Rhenium Diboride Like Metal, Crystal
Rhenium diboride resembles both a metal and a crystal in structure. It's hard enough to scratch a diamond - and can be made cheaply and easily, according to a a study by UCLA researchers. The material is made from the metal rhenium and the element boron.
(Ingots of rhenium diboride are formed by heating
and mixing rhenium and boron)
Sarah Tolbert, Richard Kaner and colleagues considered what makes a substance hard. Metals don't compress easily because their atoms carry lots of electrons that repel nearby atoms; however, metals do bend easily. Crystals, on the other hand, form a crystal lattice that is rigid, but may be brittle under pressure.
The new substance combines both properties. Hard-to-compress rhenium was combined with boron, which forms a rigid scaffold of strong bonds with rhenium.
They heated and mixed rhenium and boron powder in a furnace and ran a large electric current through the mixture. This quickly melted the materials, allowing ingots a few centimetres across to form.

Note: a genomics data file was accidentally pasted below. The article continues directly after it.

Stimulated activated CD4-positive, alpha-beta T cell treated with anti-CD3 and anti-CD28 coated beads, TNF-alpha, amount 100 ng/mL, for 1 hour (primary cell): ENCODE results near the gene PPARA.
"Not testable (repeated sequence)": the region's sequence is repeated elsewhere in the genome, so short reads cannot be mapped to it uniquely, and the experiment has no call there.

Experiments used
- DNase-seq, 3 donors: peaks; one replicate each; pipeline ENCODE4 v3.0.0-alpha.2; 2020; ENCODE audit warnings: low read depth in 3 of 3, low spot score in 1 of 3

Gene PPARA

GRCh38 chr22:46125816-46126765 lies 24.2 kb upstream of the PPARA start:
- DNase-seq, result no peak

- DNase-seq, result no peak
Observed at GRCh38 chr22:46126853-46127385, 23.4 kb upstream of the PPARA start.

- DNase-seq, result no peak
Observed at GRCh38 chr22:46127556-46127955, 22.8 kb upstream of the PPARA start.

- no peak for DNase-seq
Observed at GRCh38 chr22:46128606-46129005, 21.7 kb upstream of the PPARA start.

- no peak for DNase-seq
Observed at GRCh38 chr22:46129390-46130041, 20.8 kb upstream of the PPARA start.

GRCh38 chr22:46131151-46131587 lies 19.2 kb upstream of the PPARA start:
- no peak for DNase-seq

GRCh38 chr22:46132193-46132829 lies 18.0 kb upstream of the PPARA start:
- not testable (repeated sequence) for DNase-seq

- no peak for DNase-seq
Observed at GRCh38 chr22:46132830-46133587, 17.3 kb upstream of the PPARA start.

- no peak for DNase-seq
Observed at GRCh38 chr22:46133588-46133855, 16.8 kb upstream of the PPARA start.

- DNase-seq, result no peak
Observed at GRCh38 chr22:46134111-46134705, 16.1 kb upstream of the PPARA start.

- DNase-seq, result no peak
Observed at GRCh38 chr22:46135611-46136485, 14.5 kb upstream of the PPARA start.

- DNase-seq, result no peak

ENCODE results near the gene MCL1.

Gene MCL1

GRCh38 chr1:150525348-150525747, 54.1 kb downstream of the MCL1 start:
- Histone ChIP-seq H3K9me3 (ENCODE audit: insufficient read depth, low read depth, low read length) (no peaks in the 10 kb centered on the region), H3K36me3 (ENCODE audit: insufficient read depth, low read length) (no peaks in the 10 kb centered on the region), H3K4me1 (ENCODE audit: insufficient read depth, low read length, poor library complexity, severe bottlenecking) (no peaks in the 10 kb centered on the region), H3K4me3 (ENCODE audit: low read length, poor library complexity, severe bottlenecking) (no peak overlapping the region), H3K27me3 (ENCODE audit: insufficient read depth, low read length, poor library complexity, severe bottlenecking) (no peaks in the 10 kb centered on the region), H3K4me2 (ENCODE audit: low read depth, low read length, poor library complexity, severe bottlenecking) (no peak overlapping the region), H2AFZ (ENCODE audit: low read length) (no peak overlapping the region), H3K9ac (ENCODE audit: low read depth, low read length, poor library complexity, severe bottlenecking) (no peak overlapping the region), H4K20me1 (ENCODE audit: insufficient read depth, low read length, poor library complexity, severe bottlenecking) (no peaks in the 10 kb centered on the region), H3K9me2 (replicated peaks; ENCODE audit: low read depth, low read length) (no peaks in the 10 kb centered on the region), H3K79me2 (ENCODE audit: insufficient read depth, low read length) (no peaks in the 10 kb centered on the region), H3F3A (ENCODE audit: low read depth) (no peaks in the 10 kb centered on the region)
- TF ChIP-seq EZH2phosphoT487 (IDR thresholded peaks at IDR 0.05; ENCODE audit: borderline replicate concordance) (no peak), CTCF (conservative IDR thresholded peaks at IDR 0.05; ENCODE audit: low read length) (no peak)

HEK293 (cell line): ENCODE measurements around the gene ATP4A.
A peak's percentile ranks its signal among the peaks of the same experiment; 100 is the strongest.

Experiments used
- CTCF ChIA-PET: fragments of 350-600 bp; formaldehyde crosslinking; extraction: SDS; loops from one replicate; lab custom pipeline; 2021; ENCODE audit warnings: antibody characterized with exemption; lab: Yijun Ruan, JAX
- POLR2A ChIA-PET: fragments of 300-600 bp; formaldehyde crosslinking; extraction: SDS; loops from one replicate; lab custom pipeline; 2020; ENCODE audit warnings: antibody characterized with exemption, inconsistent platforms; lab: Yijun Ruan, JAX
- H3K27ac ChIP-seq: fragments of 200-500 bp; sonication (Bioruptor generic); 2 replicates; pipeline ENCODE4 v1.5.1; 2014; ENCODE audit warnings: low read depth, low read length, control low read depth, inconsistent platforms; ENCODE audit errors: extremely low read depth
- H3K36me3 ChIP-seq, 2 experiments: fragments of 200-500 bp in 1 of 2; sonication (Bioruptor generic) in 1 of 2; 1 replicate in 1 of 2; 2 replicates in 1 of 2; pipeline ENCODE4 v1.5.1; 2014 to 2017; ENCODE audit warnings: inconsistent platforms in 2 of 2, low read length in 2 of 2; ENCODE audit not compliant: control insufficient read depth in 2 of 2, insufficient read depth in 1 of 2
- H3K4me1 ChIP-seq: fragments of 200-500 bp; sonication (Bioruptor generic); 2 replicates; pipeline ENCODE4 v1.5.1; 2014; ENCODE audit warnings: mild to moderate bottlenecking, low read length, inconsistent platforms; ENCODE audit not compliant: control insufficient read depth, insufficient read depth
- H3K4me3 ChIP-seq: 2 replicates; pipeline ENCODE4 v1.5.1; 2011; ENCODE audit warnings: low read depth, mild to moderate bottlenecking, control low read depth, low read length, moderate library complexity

The ingots appear shiny like a metal but are also extremely hard, as measured by how much they resist being indented by a diamond tip. The material is nearly as hard as cubic boron nitride and boron suboxide, two of the hardest materials known, and like them can scratch diamond.
Science fiction fans may recall that EE "Doc" Smith wrote about something similar in his 1965 novel Subspace Explorers. He describes a super-strong alloy called "leybyrdite", whose key ingredient is rhenium.
"What would you think of an alloy that had a yield point -- not ultimate tensile, mind you, but yield -- of well over a million pounds, and yet an elongation of better than five percent?"
Deston whistled. "I would have said it was a pure pipe dream. What else is in it?"
"Mostly tungsten. A lot of tantalum. Rhenium around ten percent.
(Read more about leybyrdite)
Thanks to Winchell Chung for the tip; read more via NewScientist.
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